Coconut Generation

The Next Generation of Asian Indians

Cohabitation – who wants marriage? June 14, 2008

Filed under: Youth — Sam George @ 1:08 pm
Tags: , , , , ,

Who wants marriage these days? Just live together and break up when you want. Why sign papers and carry the burden of all legality issues associated with it. Who cares about long term commitment anyway? Relationships are meant to last as long as love lasts. As emotions ebb and flow, so do people wallk in and out of relationships.

What a distrubing line of reasoning that is. Just yesterday my wife was sharing about a colleague who after 5 years of cohabitating just broke up and walked out of the relationship. The emotional fall out is going to last rest of the lives and generations beyond themselves. Our society seems to be so obsessed with ourselves and the present that our capacity to think holistically and long term gets severly impaired.

David Popenoe of Rutgers University has come out with a new report on Cohabitation, Marriage and Child Wellbeing in America. He calls ‘the living together’ phenomena as the strongest force altering family in modern times. Since 1970, when cohabitation was a deviant and illegal practice, this social trend has grown 10 times and now makes up nearly 10 percent of all couples!

Non-marital cohabitation has become a normal part of the life course in the eyes of more than half of young singles in the United States. In 2001a national survey of young adults between the ages of 20 and 29, 43 percent agreed that “you would only marry someone if he or she agreed to live together with you first, so that you could find out whether you really get along.” As of 2002, over 50 percent of women ages 19 to 44 had cohabited for a portion of their lives, compared to 33 percent in 1987 and virtually none a hundred years ago. The yearly number of marriages per 1000 unmarried women age 15 and older has dropped from 76 in 1970 to 41 in 2005.

Social stigma toward cohabitation is waning. Attitude has changed to acceptance and being trendy. Reasoning like pragmatism, cost effectiveness, testrun, hooking up etc seems to dominate young adults as they view relationship. The societal approval of non-marital sex (before, outside of and without marriage), a fallout of sexual revolution of the 1960s, may be at the heart of this social development.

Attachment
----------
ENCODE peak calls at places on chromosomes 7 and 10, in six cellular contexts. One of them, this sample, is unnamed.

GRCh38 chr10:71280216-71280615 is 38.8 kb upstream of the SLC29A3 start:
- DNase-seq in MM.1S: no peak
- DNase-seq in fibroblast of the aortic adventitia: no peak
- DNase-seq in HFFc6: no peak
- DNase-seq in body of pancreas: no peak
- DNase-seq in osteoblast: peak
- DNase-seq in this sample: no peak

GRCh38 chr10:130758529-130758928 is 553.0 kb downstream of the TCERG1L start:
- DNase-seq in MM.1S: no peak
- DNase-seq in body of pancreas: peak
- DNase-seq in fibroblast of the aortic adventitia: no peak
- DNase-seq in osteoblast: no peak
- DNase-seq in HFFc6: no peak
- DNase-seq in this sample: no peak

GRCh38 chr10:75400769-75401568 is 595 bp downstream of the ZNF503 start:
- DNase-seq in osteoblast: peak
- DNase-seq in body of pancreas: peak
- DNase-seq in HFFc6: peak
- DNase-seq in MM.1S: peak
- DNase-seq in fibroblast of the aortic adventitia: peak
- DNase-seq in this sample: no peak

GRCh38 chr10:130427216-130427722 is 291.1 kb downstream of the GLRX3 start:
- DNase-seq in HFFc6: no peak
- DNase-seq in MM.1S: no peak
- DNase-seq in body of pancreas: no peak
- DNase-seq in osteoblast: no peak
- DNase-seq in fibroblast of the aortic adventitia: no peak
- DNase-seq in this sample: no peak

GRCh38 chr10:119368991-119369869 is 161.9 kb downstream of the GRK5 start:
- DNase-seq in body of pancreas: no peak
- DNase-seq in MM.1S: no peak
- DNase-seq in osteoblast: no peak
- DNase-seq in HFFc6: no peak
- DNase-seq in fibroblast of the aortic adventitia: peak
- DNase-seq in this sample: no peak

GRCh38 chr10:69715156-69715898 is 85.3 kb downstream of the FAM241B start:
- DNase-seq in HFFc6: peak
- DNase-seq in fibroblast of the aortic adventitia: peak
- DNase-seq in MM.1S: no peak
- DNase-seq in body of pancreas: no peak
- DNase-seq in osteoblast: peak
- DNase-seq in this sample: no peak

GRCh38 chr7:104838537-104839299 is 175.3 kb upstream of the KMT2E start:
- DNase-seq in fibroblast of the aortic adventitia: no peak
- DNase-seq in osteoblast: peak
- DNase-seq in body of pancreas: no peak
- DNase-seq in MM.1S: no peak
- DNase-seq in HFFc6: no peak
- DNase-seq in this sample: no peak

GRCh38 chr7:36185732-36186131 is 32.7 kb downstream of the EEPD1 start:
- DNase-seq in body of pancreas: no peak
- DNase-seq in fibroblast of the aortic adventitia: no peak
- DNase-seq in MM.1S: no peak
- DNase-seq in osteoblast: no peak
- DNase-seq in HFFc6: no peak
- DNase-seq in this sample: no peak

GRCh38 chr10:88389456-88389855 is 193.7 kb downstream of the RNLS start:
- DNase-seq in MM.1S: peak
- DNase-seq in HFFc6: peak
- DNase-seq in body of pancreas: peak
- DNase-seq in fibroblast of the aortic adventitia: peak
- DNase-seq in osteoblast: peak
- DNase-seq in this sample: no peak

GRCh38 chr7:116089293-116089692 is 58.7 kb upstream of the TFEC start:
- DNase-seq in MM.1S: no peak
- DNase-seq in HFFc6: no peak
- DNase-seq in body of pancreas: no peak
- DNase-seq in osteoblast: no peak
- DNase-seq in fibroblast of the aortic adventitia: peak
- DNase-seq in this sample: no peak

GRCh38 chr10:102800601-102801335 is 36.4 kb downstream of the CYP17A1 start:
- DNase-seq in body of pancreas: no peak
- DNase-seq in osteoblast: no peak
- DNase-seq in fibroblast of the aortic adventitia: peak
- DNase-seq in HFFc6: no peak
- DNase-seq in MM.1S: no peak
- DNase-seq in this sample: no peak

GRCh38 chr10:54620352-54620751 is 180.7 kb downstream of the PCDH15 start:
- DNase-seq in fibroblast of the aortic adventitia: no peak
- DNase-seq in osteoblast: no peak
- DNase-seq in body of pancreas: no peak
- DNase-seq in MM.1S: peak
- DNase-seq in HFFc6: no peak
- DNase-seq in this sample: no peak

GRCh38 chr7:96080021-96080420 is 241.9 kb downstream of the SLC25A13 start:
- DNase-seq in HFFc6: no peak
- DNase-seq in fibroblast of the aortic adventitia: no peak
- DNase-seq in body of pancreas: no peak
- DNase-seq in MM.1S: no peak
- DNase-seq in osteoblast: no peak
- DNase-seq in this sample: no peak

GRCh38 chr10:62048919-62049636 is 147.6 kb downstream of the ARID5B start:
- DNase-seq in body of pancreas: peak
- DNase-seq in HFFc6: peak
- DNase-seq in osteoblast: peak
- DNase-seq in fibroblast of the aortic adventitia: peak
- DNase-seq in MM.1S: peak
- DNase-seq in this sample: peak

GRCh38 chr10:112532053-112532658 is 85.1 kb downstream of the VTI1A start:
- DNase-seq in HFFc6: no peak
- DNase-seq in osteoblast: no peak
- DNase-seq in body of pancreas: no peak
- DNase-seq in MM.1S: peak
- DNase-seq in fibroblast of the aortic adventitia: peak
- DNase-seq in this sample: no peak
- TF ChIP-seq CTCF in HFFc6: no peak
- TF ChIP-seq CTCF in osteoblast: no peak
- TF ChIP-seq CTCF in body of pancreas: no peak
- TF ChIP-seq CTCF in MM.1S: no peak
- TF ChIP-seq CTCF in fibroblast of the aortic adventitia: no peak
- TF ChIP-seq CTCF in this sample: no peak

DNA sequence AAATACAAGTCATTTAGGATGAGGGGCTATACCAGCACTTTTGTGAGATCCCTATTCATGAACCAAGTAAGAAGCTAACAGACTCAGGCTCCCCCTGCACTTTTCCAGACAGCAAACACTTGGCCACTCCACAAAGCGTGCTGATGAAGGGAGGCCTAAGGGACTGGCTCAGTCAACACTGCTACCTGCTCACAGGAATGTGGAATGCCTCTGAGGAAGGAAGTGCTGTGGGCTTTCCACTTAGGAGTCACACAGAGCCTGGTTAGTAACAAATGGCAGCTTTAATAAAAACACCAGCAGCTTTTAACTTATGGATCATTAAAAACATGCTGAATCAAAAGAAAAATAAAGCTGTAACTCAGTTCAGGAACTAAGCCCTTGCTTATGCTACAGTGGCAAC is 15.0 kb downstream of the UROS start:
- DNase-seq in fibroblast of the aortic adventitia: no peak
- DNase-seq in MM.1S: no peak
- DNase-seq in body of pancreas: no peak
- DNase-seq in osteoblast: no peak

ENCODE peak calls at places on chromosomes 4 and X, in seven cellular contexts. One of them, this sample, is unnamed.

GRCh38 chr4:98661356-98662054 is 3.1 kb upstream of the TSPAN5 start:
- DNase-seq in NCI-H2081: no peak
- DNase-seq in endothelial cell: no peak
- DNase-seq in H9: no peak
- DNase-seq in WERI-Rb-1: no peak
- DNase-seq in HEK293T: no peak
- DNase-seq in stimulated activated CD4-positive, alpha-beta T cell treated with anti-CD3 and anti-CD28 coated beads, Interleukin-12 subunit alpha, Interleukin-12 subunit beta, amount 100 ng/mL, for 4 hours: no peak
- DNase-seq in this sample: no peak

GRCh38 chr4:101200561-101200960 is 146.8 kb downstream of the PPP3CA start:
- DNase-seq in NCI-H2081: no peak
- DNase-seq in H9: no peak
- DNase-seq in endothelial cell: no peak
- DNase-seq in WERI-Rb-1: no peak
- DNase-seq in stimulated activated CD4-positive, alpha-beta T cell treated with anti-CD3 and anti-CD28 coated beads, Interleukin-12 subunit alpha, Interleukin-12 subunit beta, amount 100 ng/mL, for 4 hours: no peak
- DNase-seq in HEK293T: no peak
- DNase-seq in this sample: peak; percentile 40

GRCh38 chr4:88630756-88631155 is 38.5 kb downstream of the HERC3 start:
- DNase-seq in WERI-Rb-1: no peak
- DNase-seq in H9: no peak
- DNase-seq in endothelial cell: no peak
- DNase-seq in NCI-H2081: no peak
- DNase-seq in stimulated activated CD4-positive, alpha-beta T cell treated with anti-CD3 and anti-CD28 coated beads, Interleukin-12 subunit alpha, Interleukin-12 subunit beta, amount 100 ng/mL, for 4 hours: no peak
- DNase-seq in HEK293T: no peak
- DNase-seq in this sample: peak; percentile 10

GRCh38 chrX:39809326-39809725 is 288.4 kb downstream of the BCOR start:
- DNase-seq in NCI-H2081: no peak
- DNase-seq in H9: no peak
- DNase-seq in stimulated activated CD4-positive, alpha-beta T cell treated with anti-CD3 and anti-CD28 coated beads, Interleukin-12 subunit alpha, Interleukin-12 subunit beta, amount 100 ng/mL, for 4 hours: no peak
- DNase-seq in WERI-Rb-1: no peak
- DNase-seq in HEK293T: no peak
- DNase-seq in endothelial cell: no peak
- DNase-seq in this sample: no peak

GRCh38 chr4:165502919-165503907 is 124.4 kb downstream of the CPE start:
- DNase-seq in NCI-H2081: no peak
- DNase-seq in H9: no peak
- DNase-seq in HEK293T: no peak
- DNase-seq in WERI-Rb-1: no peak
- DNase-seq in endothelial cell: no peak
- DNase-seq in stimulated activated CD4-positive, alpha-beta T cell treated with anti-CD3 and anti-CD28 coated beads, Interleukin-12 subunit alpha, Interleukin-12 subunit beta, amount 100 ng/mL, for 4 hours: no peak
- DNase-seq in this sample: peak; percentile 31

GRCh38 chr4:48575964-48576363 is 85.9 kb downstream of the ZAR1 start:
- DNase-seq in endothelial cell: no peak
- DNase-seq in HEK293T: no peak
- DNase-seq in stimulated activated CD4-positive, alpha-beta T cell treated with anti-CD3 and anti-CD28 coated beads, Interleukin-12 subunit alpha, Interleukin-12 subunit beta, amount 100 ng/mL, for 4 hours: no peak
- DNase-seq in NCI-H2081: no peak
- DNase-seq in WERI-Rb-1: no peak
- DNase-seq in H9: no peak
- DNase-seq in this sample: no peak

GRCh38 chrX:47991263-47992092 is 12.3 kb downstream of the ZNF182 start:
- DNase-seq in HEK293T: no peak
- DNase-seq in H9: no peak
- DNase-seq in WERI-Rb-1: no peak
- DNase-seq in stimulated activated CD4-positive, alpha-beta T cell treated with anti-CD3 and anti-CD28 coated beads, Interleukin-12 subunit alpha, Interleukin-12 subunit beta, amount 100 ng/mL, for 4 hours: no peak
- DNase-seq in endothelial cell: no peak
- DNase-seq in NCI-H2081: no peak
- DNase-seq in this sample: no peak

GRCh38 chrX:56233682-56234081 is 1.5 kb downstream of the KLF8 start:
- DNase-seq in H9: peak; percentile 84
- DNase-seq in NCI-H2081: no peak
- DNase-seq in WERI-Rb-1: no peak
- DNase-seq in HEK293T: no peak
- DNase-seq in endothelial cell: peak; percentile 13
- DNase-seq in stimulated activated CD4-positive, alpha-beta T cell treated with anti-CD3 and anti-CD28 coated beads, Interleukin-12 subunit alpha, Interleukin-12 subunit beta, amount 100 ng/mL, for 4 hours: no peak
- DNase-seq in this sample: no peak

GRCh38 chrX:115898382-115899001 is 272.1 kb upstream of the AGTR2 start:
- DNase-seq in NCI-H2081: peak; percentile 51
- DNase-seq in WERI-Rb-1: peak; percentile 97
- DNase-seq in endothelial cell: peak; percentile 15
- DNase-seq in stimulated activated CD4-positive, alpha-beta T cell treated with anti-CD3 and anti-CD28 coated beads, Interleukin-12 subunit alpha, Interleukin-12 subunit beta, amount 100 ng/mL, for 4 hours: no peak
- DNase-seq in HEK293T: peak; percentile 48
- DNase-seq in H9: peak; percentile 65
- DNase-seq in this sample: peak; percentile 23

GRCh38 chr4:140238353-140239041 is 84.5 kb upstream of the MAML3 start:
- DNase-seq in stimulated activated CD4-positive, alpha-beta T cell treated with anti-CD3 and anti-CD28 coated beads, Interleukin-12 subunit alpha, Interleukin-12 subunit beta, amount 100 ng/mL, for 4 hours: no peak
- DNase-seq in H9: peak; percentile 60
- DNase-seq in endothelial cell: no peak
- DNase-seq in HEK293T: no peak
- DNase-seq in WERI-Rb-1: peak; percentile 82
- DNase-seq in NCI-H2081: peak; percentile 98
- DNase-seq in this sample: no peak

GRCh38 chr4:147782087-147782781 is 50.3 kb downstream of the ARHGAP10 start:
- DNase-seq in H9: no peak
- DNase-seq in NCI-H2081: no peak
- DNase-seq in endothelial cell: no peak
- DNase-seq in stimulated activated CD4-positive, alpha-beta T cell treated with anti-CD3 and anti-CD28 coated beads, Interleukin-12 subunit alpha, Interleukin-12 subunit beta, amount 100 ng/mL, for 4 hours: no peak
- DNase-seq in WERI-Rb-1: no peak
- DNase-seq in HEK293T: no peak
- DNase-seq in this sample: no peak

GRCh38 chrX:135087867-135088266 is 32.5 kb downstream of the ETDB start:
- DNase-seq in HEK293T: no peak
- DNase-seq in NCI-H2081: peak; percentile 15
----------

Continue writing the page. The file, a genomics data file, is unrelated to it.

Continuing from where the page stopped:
Moreover radical individualism of the Western world, promiscuity of the culture, delay in marriage, changing gender roles etc have contributed toward this trend. Legalistic society that the West has become with high cost of marriage and divorce may be partly blamed. Rise of divorce and singlehood are also other reasons for this social development.

More on this later.

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2 Responses to “Cohabitation – who wants marriage?”

  1. ianromaine Says:

    I know from personal experience that nearly every marriage of my family’s older generations were not marriages built on shared interests, love for each other and common bonds. Instead, they were couples who got married in their teens because of society’s view on what was the ‘right’ thing to do and then spent their lives together — often miserably — too afraid to leave because of the deeply ingrained view that divorce/separation was somehow wrong when it would have clearly been the best option for everyone involved.

    The falling numbers of marriages per 1000 women you mention is, in my opinion, due to women (and men) no longer feeling subject to an overwhelming pressure to marry someone just because they happen to have slept together.

    It’s worth remembering the many, many miserable marriages that were pushed upon people for the entire lives when we hark back to the ‘good old days’ of almost-forced-marriage.

    Cohabiting doesn’t have to mean having a carefree attitude towards your relationship and it’s wrong to stereotype every cohabiting couple as two commitment-shy, selfish young fools who are only in it for themselves.

    Ian Romaine
    http://www.cohabitual.com

  2. Sonny Says:

    I agree, increasing numbers of south asians doent want to walk into a marriage. The internet is providing information liberation which inturn is changing primary objectives of south asians. Arranged marriages are decreasingly popular for NRI, Desi and South asians. A new website is http://www.DoYouDesi.com is aimed at thsis group whoa re cultural but dont want parents dictating their lives. http://www.doyoudesi.com promises to be an interesting alternative.


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